Biological Oceanography by Remote Sensing
Published Online: 15 SEP 2006
Copyright © 2000 John Wiley & Sons, Ltd. All rights reserved.
Encyclopedia of Analytical Chemistry
How to Cite
Srokosz, M. 2006. Biological Oceanography by Remote Sensing. Encyclopedia of Analytical Chemistry. .
- Published Online: 15 SEP 2006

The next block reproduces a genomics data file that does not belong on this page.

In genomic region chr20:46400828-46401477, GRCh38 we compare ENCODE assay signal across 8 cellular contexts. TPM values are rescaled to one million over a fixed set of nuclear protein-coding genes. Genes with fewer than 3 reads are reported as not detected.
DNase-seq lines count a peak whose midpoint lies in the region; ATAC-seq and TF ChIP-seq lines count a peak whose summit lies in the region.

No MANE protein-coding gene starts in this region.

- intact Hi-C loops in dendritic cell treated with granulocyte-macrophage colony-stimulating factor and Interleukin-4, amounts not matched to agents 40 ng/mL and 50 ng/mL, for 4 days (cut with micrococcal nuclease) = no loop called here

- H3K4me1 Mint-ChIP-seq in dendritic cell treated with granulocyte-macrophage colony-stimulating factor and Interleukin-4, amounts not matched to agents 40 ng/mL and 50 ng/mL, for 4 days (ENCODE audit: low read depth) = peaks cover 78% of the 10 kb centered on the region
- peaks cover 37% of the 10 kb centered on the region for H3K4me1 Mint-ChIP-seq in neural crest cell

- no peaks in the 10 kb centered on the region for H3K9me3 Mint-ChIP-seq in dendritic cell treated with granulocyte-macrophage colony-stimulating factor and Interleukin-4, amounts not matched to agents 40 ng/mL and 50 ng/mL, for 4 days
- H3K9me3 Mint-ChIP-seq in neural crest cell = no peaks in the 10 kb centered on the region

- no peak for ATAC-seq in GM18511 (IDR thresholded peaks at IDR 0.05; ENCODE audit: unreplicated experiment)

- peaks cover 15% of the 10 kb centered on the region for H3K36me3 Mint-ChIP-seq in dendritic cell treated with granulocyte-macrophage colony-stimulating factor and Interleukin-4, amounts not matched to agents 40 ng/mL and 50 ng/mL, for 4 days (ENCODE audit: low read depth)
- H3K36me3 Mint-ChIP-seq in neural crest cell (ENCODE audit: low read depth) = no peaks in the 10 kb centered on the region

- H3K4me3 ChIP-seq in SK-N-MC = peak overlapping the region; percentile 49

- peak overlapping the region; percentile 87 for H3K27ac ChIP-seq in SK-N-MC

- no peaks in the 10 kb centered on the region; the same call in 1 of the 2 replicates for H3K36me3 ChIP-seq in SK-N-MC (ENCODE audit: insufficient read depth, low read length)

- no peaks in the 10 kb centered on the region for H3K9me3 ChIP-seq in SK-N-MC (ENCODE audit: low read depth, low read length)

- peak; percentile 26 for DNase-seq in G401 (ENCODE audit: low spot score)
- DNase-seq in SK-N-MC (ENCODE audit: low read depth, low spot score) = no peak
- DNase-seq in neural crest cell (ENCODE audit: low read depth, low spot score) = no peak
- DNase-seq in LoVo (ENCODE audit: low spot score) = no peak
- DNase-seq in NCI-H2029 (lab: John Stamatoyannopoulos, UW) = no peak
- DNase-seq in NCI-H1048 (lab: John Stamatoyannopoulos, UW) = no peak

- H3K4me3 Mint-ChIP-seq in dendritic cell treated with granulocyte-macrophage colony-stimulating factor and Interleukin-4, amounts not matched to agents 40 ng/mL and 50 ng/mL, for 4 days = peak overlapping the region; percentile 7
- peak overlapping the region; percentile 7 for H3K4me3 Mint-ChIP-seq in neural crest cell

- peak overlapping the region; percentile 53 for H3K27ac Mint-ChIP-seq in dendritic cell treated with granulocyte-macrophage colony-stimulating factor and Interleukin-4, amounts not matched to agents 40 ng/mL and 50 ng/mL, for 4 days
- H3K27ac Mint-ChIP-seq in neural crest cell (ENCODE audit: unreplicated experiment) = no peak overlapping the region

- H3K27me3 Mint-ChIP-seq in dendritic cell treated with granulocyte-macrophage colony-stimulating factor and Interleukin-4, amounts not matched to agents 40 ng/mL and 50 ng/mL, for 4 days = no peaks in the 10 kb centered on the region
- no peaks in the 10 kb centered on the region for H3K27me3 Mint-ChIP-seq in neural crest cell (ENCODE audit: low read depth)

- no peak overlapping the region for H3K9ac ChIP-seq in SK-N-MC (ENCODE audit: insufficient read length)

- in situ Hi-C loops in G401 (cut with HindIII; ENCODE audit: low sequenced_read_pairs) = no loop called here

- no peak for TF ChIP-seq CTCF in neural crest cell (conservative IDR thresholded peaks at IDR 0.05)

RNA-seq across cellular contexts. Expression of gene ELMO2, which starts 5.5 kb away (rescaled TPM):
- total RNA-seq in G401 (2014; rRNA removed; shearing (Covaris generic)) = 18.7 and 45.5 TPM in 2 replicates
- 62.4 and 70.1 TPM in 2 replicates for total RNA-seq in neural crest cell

Biological oceanography may be studied from space using sensors on satellites that determine the color of the ocean. The presence of phytoplankton (microscopic algae) in the upper layers of the ocean changes the color of the water as seen from above. In simplified terms, this is due to the selective absorption of blue light by the phytoplankton pigments (primarily chlorophyll) which changes the appearance of the water from blue to green. These changes in color can be observed using a satellite-borne spectroradiometer that measures the water-leaving radiance in a number of bands in the visible part of the electromagnetic spectrum. The limitations of the technique are first, that only information on the phytoplankton in the upper layers of the ocean can be obtained (light does not penetrate very far into the ocean). Second, most of the signal measured by the satellite sensor originates in the atmosphere (due to the molecular and aerosol scattering of photons there), so careful correction for atmospheric effects is necessary if good ocean data are to be obtained. Of course, in the presence of clouds the sensor will not “see” the ocean surface at all, and no data will be obtained. Third, only one component of the ocean ecosystem, namely the phytoplankton, can be studied by this means. Despite these limitations, satellite observations of ocean color have given new insights into biological oceanography on a global scale that could not have been obtained by any other means of observation. Observations of ocean color have contributed to a better understanding of the biophysical interactions that determine the phytoplankton productivity, the seasonal and interannual variations of the phytoplankton biomass on global scales, and the role of phytoplankton in the climate system. They have also contributed to the improved modeling of biogeochemical processes in the ocean.